In our news wrap Wednesday, the death toll from Hurricane Matthew rose to 19 in North Carolina after two more bodies were found overnight. Gov.
Governor McCrory said that the state has significantly increased the emergency personnel and resources to Robeson County. “They helped us out when we’ve been trouble, now we’re going to help them out”, Pat Wolf of Lumberton, N.J. said.
“We saw the best of North Carolina on our tour of Robeson County”, McCrory said.
Despite the sunshine, dangers from the flooding remain.
With helicopters overseeing the rescue operation from above, volunteer firefighters turned their military-surplus truck with 4-foot tires into the dark flood waters, cruising past a mortuary, grocery and homes in part of this city that flooded when a river swollen by Hurricane Matthew overflowed.
The surging Lumber River cut a glistening path across Interstate 95, shutting down a section of the main highway along the East Coast.
The governor continued to urge those impacted to stay out of the flooded waters, and announced that officials were working with local, state and federal partners to find solutions for those who are now in temporary shelters. “I can not emphasize [that enough]”.
“Whether you’re walking or riding in a vehicle, do not get near the water. It will kill you”. The Tar River is expected crest Wednesday. One store is still closed and many homeowners in the area, Zipperer said, aren’t focused right now on landscaping.
It is just a heartbreak, said novelist Jill McCorkle, a Lumberton native. It was devastated in 1999 after Hurricane Floyd’s torrential rains.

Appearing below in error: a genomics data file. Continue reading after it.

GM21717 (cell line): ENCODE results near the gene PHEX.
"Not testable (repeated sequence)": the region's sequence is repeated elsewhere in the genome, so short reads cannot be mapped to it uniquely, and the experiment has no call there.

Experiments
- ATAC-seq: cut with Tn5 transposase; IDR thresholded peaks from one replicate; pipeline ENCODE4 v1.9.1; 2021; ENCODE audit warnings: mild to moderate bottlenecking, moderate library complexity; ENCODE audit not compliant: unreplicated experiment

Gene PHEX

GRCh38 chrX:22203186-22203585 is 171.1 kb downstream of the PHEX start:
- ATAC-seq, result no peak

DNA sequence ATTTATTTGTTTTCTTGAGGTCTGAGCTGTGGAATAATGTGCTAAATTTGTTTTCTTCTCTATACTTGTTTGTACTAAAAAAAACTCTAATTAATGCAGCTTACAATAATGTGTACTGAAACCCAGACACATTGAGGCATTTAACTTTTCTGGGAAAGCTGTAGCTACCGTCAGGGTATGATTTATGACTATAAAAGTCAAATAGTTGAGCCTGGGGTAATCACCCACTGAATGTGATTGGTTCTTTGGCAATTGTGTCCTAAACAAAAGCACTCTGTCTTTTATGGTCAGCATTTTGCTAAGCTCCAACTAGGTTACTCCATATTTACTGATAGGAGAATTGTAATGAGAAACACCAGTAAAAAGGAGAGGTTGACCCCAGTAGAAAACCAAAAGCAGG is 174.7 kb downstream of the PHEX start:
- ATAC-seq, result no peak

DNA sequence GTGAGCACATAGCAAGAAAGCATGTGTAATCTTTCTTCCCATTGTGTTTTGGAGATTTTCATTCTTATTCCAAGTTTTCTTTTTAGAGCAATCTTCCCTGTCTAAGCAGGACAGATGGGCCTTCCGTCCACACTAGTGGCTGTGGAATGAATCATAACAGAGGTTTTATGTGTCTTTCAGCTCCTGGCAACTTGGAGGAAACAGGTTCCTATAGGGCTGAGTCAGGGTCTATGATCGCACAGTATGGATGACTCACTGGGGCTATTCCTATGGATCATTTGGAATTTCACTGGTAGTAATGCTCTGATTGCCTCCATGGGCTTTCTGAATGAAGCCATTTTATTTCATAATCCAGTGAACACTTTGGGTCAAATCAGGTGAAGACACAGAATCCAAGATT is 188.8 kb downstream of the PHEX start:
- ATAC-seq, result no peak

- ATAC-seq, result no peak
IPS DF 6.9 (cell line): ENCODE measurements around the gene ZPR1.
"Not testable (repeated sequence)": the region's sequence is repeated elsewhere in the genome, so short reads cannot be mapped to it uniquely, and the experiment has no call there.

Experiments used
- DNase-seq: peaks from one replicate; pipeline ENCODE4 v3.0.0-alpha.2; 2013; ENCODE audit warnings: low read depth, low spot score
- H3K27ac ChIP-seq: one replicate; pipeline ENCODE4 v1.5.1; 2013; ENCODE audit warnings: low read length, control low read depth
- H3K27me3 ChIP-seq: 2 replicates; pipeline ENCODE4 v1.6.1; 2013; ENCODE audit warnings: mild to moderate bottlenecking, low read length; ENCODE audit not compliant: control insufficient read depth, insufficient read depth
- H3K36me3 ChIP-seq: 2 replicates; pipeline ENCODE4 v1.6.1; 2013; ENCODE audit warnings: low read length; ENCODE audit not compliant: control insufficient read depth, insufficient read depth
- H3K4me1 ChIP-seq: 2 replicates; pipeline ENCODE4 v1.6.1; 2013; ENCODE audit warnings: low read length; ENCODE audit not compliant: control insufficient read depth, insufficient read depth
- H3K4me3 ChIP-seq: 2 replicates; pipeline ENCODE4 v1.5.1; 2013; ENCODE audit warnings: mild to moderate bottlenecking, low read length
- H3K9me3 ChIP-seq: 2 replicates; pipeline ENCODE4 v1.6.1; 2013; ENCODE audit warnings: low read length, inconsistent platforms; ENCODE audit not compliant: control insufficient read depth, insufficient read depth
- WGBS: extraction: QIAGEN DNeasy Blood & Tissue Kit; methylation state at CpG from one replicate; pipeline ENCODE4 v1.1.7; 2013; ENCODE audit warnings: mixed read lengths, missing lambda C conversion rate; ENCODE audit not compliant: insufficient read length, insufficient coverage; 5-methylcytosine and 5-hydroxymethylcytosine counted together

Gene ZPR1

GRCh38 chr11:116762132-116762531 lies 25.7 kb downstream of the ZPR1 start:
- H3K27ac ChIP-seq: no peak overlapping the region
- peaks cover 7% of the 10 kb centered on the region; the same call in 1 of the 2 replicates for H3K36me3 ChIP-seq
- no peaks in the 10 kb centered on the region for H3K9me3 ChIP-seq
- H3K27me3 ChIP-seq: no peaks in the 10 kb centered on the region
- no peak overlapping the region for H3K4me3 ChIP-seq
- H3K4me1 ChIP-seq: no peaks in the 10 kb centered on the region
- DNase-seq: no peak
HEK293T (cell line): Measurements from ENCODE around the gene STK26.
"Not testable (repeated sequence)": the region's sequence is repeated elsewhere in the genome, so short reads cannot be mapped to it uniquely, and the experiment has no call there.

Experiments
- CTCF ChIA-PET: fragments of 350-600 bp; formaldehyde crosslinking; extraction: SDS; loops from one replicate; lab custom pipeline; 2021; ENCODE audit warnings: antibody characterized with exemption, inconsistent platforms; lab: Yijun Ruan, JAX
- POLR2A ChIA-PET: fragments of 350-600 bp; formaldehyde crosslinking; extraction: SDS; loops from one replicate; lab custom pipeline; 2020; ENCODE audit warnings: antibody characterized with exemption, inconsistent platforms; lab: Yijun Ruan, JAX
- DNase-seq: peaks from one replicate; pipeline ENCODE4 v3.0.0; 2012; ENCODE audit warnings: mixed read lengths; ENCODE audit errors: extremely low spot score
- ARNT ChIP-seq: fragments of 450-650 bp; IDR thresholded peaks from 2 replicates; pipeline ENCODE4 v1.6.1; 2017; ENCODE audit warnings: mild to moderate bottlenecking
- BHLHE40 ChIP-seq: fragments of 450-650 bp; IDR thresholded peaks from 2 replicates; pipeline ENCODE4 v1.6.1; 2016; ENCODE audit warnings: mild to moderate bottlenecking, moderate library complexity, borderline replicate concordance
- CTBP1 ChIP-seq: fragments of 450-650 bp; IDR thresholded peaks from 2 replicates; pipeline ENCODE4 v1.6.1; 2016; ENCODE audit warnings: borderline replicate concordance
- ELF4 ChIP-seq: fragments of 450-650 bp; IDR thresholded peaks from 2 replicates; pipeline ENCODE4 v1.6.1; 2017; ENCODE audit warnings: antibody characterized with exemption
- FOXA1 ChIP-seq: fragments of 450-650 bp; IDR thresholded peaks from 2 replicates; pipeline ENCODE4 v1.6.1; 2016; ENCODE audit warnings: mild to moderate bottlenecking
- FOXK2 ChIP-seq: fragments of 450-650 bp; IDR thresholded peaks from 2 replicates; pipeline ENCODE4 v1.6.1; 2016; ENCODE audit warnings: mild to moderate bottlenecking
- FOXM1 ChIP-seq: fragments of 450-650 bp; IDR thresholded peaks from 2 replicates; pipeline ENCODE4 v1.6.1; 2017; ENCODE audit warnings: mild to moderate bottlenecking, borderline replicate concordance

Flores said she and her husband do not have flood insurance and lack the savings to buy a new home if their trailer is flooded. She and her husband, Tom Rankin, drove southeast from their home in Hillsborough, his pickup filled to the gunwales with diapers and drinking water.
Anita Van Beveren has been returning day after day to watch the brown floodwater creep toward the rental home she shares with her two teenage children.
Even those whose houses stayed dry have been affected by the flooding, Rigney said, “Because we can’t go anywhere”.
Then it could be another week, according to some models, before the flood waters recede to normal levels. It has exceeded previous historic flooding – and it’s still rising.
The National Weather Service reported 18.38 inches of rain in Elizabethtown in southeastern North Carolina, and 14 to 16 inches were dumped in other areas of the coastal Carolinas. A Joint Field Office will open next week in the Raleigh-Durham area, with several hundred FEMA employees working alongside state officials on grant and relief programs to help individuals and communities recover and rebuild. Evacuations have been ordered for Greenville, Princeville, the Black River Basin in Pender County, Bladen County, various areas in Lenoir County and the Woodlake Dam area of Moore County. The Tar River isn’t expected to get as high this time.
In North Carolina, tens of thousands of people, some of them as much as 125 miles inland, have been warned to move to higher ground since the hurricane drenched the state.